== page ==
Halfway on their perilous journey to the US, news reaches a Haitian mother and son near the Colombian border with Panama that US officials are deporting their newly arrived compatriots by the thousands.
However, Benedictine and Roberth Point Du Jour are undeterred by the disturbing images of Haitian border-crossers being detained on arrival in Texas from Mexico.
“My goal is to get there and they cannot stop me,” said the mother, 42, who began the journey with her son on Aug. 6 from Chile, where many Haitians found refuge after a devastating earthquake in 2010.
With economies struggling from the fallout of the COVID-19 pandemic and travel restrictions being lifted, many are now making their way north through Central America with dreams of a better life in the US.
The Point Du Jours find themselves stuck in the coastal town of Necocli in northwest Colombia with about 19,000 other undocumented migrants, mainly Haitians, trying to enter Panama. Some have been stranded there for weeks, waiting for seats on boats that cross the Gulf of Uraba to Acandi on the Panama border. There are only 250 boat tickets available every day.
From Acandi, they would start on foot — and armed with machetes, lanterns and tents — the dangerous trek of at least five days to Panama through the Darien Gap, battling snakes, steep ravines, swollen rivers, tropical downpours and criminals often linked to drug trafficking.
In a recent report, Doctors Without Borders (MSF) said criminal gangs in the jungle prey on migrants, and assaults and rapes are common.
Still in Necocli, Roberth Point Du Jour on Thursday recounted his biggest fear: drowning on the 60km journey across the gulf.
“The second [fear] is that they will deport me, because the thing I want most is to make something of myself in life,” he said.
The US government came in for much criticism over images of mounted border patrol officers wielding long leather reins and confronting a slew of migrants crossing the border from Mexico.
Many have been driven back, and about 1,400 others repatriated to Haiti on a series of flights.
“It’s a shame, but my goal is ... to get there, no matter what,” Benedictine said.
Waiting their turn, she and her son are renting accommodation in Necocli — a town of about 45,000 people — for US$10 a night.
Many other migrants have no choice but to camp on the beach.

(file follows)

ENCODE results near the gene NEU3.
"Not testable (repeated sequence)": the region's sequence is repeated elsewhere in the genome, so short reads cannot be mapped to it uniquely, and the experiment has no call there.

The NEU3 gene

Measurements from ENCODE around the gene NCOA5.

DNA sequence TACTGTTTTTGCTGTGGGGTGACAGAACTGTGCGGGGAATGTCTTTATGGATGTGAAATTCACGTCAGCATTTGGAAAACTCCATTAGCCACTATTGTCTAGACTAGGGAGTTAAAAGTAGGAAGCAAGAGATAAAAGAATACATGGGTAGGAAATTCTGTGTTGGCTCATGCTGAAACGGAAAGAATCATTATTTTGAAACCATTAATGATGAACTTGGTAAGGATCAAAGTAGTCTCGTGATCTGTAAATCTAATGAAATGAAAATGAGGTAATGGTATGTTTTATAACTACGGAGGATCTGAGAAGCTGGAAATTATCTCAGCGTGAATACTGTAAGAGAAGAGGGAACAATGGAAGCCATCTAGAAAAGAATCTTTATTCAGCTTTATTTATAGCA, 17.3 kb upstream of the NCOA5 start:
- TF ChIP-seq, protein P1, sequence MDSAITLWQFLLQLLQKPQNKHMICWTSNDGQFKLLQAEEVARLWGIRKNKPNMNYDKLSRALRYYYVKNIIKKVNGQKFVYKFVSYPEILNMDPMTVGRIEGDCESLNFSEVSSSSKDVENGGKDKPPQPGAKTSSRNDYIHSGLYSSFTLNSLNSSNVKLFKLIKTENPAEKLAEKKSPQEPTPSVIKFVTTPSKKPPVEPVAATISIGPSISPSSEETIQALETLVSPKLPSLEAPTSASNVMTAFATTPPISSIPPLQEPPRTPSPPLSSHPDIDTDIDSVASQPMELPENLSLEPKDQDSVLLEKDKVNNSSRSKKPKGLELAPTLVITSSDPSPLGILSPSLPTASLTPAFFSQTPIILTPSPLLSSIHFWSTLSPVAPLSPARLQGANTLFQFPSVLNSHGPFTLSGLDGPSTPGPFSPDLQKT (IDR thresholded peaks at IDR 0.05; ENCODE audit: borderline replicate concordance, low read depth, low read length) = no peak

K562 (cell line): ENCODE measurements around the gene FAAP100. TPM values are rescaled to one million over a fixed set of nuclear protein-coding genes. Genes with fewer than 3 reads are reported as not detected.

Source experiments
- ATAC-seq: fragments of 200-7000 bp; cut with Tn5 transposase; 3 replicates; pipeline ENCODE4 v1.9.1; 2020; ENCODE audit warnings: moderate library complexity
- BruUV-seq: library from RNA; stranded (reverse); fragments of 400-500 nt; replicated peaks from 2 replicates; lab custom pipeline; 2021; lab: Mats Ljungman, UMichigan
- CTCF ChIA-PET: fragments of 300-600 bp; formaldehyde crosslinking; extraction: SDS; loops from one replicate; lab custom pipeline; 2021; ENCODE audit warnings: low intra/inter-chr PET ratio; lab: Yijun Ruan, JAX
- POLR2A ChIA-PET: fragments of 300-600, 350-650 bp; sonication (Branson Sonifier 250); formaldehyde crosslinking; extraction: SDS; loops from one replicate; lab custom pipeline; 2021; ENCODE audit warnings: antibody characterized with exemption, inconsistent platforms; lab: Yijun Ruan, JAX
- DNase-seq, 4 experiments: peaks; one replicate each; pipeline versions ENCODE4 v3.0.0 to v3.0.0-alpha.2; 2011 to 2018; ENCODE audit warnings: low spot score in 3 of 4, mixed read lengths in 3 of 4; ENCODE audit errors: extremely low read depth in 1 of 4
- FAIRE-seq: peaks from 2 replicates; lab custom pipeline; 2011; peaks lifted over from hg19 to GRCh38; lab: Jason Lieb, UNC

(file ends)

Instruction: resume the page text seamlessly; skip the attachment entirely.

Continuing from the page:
“It’s too late to go back now,” said Frank, a 38-year-old Haitian who also made the trip from Chile and withholds his family name for fear of reprisals from authorities along the way.
Six countries still separate him from the US, where friends and family await.
Frank is traveling with five relatives including a baby of six months.
Under an agreement between the governments of Panama and Colombia, no more than 650 migrants are allowed to cross the border every day, contributing to the bottleneck.
About 11,500 people have managed to buy tickets to make the boat trip to Acandi by Oct. 13, and a further unknown number of people are trying to make the crossing on “illegal” vessels, according to Colombia’s human rights ombudsman Carlos Camargo.
All this despite US officials saying in the past few months that undocumented migrants will not be allowed entry.
“Do not come,” US Vice President Kamala Harris said in June. “You will be turned back.”
Last year, a steady influx of migrants from Colombia northward dried up due to COVID-19 travel restrictions and border closures.
However, officials said there have been several thousand new arrivals at Necocli in the past few weeks.
So far this year, an estimated 60,000 people have crossed the Colombia-Panama border — a key crossing for migrants fleeing poverty and violence in their home countries in search of a better life up north.
Many did not make it through the forest, according to their fellow travelers.
Those who make it to Panama are generally held for processing and deportation, MSF said in a report last month.
Those with pending administrative or judicial processes — refugee applications, for example, or giving testimony against human traffickers — can be held at a migrant reception center for weeks or months.
“The centers are a source of complaints, as those who are held there face inadequate food and shelter, a lack of clean water and showers, and no means to communicate with their families,” MSF said.
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